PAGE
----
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Joshua Winters

Carnival worker Joshua Winters talks with his public defender after a preliminary hearing in July at Natrona County Circuit Court in Casper. Winters is on trial for allegedly kidnapping and sexually assaulting a 5-year-old boy.

The 6-year-old boy appeared unfazed as he walked into the courtroom — the first time in almost a year that he would be in the vicinity of the man who allegedly sexually assaulted him.

The boy waved to a woman he knew as he made his way to the witness stand. The man, Joshua Winters, kept his head down as the boy walked to the front of the courtroom, seemingly fixated on the notes he was writing at the defense table.

The boy — too young to know his left from his right hand when asked to take the oath before testifying — was the first witness to testify on the second day of Winters’ trial. Prosecutors charged Winters with kidnapping, first-degree sexual abuse of a minor and second-degree sexual abuse of a minor in July for allegedly taking the boy from the El Mark-O bowling alley and molesting him after crossing the North Platte River near the fairgrounds.

The boy enthusiastically answered questions about his pets and his family, but his voice became quieter as the prosecutor asked him about what happened that July day by the river. His blond head barely reached above the rim of the witness stand as he looked through tiny glasses at the courtroom full of adults staring at him.

“Whose idea was it to go to the river?” Assistant District Attorney Brett Johnson asked.

“His,” the boy answered.

“How were you feeling when you were in the river?”



“Because it was so deep and he didn’t even know how to swim.”

The child became more hesitant as Johnson asked him what happened once he and the man, later identified by police as Winters, reached the other side of the river. The boy said the man took his clothes off but then hesitated when asked to describe what happened next.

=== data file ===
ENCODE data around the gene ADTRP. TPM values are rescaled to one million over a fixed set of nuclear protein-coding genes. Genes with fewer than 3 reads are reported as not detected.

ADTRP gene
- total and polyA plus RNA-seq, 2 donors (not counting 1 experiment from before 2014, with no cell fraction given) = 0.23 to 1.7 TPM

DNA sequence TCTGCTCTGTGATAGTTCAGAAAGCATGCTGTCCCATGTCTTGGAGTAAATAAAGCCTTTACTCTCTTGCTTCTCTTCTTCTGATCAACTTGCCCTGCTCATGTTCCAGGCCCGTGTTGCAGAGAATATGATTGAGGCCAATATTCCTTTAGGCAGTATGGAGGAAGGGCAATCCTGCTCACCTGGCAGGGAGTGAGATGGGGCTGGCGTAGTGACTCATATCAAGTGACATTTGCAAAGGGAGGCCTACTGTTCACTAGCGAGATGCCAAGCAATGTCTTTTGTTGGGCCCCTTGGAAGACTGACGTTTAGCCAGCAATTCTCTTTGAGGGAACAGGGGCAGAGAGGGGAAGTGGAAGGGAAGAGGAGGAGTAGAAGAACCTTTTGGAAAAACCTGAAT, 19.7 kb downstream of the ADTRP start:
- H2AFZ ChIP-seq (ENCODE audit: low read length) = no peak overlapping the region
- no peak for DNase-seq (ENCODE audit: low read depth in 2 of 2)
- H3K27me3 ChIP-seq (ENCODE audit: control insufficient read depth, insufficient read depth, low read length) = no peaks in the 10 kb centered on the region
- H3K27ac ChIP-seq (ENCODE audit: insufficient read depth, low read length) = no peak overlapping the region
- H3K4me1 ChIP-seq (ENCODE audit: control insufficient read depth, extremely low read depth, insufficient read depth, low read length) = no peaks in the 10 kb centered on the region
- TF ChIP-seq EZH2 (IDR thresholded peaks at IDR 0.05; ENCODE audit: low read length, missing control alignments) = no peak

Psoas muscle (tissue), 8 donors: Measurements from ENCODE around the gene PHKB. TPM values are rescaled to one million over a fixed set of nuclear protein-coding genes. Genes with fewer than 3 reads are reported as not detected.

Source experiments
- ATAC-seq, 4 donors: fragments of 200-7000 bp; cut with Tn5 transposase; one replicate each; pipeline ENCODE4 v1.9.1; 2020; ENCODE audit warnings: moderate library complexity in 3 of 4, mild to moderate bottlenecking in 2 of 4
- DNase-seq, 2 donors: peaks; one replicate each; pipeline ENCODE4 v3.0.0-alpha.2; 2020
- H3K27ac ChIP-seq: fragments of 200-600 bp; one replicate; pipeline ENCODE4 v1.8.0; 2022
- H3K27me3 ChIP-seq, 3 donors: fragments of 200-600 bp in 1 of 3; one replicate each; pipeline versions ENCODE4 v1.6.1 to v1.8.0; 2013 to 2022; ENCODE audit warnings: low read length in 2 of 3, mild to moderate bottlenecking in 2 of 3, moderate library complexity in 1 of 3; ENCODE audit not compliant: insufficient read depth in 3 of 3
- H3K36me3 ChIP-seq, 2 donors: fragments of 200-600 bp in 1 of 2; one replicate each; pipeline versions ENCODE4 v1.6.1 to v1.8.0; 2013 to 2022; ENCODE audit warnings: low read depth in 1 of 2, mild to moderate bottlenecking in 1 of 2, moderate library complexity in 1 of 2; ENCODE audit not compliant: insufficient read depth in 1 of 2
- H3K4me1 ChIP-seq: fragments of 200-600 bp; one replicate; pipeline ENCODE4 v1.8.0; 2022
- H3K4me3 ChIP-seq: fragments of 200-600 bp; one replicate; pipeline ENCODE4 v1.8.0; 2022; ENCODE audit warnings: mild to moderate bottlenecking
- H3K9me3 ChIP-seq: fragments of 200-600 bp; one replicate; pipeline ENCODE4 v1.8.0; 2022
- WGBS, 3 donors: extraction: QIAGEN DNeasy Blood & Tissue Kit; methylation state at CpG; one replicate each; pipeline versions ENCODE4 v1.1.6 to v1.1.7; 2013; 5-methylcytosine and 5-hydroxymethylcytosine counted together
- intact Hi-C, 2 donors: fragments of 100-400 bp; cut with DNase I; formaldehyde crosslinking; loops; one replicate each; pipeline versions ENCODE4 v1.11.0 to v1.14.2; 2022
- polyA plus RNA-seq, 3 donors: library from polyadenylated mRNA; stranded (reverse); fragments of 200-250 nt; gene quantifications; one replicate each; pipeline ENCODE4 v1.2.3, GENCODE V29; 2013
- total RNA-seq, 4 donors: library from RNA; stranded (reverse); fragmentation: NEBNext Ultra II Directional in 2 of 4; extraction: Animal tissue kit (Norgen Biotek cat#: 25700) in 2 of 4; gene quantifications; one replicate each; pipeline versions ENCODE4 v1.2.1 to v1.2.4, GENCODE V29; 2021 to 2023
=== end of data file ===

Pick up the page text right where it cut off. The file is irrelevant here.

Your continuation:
“He humped my leg and put his peepee in my...” the boy said, trailing off. The courtroom remained silent.

“Go ahead and say it,” Johnson coaxed the boy.

The boy finished his sentence. The courtroom remained otherwise quiet.

By the time Winters’ attorney, public defender Rob Oldham, started asking questions, the boy had become increasingly fidgety, as 6-year-olds are prone to do after long periods of sitting.

The boy told Oldham that he slipped and fell into the river at some point. He said that he didn’t want to cross the river. He said the man had done some things that had hurt him.

After about 45 minutes, the boy was released from the witness stand and walked out of the courtroom hand-in-hand with the director of the Victim Witness Unit in the district attorney’s office. As he left, the entire back row of men and women from Bikers Against Child Abuse followed.

The trial is scheduled to last all week. Winters is expected to take the stand in his defense later in the proceedings, as are witnesses from the bowling alley and police who aided in the investigation.

If convicted, Winters could face up to life in prison for the kidnapping charge and a total of 70 years for the sexual-abuse charges.

The boy’s first interview

After the alleged assault by the river, the boy said that the man took him somewhere and left him. A woman, who testified Monday, said that she found the boy crying by the side of a road by the fairgrounds.

The woman took the boy to the Mills Police Department, and a Casper police officer then drove the boy to the hospital before taking him to the Children’s Advocacy Project so that he could be interviewed. Rosemary Bartle, a forensic interviewer who works at CAP, testified Tuesday that she is trained to use non-leading questions to help the boy tell his story without planting information in his head.

The jury watched the video of Bartle interviewing the boy at the CAP building about 10:45 the night he was found. While he colored, the boy explained what happened that evening. The version he told Bartle was slightly different than what he said on the stand Tuesday, but many facts aligned.

He said he “got stolen” from the bowling alley and then was taken to the “lake.” He said that he hated being there and that the man took his clothes off and took off the boy’s clothes before touching his privates. He said that the man left him somewhere that he didn’t recognize.